'Blight to Beauty': Crews clean up blighted properties owners refuse to maintain

The city of Detroit is working to clean up blight and beautify the city.

"Our initiative is the mayor's passion, which is transforming our great city from blight to beauty," said Katrina Crawley, the assistant director of Blight Remediation for the City of Detroit General Services Department.

On Thursday, a number of city workers were out cleaning up through the Blight to Beauty initiative.

"We’re going around 14 strategic corridors with our colleagues, finding some worst properties, out of state owners who just give us the finger and don’t want to take care of their property," Cawley said.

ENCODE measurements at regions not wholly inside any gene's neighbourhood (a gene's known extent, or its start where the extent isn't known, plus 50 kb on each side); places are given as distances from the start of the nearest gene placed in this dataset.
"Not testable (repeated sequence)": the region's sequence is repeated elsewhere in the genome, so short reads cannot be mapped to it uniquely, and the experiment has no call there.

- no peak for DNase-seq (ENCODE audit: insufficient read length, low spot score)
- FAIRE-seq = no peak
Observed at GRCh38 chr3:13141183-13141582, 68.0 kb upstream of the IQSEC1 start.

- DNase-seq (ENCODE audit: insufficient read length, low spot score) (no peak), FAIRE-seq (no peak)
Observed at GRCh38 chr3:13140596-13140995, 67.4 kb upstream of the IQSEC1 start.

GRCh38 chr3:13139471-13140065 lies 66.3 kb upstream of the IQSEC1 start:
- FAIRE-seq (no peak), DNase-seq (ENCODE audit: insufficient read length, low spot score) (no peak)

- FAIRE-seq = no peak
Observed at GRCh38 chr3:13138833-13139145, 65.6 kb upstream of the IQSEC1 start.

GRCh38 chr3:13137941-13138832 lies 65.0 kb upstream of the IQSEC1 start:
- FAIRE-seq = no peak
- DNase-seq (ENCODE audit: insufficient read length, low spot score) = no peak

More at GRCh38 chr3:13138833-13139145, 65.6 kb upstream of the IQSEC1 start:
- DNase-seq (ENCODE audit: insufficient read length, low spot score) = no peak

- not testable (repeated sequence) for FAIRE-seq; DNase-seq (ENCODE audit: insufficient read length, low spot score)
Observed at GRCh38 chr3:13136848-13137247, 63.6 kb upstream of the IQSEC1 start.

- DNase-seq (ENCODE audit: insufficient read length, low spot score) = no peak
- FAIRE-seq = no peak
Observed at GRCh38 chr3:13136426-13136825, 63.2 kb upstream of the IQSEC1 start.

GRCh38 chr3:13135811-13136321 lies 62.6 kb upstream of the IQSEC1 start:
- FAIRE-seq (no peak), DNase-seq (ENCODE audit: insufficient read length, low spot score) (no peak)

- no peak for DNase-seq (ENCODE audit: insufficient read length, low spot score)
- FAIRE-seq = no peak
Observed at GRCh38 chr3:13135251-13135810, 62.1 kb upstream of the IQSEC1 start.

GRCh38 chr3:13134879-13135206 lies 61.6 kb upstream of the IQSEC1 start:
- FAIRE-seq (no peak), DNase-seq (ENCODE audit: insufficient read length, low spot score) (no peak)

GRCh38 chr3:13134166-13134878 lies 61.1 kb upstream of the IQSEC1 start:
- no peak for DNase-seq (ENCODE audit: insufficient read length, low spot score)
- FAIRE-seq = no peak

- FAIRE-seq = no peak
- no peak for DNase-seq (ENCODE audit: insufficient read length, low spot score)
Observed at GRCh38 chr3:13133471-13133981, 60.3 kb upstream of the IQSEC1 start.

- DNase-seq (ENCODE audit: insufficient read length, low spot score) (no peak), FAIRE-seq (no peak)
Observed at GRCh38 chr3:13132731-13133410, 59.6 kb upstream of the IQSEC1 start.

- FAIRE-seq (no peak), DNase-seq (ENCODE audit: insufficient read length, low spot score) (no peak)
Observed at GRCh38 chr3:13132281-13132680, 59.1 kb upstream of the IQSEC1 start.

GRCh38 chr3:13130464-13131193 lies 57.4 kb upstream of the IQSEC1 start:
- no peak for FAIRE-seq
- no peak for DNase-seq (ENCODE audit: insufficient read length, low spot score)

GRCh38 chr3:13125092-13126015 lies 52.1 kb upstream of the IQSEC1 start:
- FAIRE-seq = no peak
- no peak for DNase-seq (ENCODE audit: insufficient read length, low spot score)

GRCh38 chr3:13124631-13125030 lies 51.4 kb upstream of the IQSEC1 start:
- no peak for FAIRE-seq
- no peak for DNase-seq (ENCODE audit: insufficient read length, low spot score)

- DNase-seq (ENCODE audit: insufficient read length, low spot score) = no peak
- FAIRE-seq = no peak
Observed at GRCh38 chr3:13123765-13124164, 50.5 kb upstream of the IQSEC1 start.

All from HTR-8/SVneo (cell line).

Many of the property owners have been issued blight tickets by the city, which continue to be ignored.

"There were about five violations on this particular piece of property, and you can see our team cleaning up vegetation, overgrowth,the fence," Cawley said. "Once the owner does not remediate, they are given an opportunity to take care of their own property. General services gets the call and we begin remediation.

The cost of this cleanup is then added to the blight ticket fines and fees which remain the responsibility of the property owner

As the city of Detroit continues it Blight to Beauty initiative residents say they’re happy to see progress in their neighborhood

"We definitely need the cleanup. When you have a clean neighborhood it’s less crime, but when people see it not being clean they feel like they can come in and do what they want to do," resident Cynthia Casey said.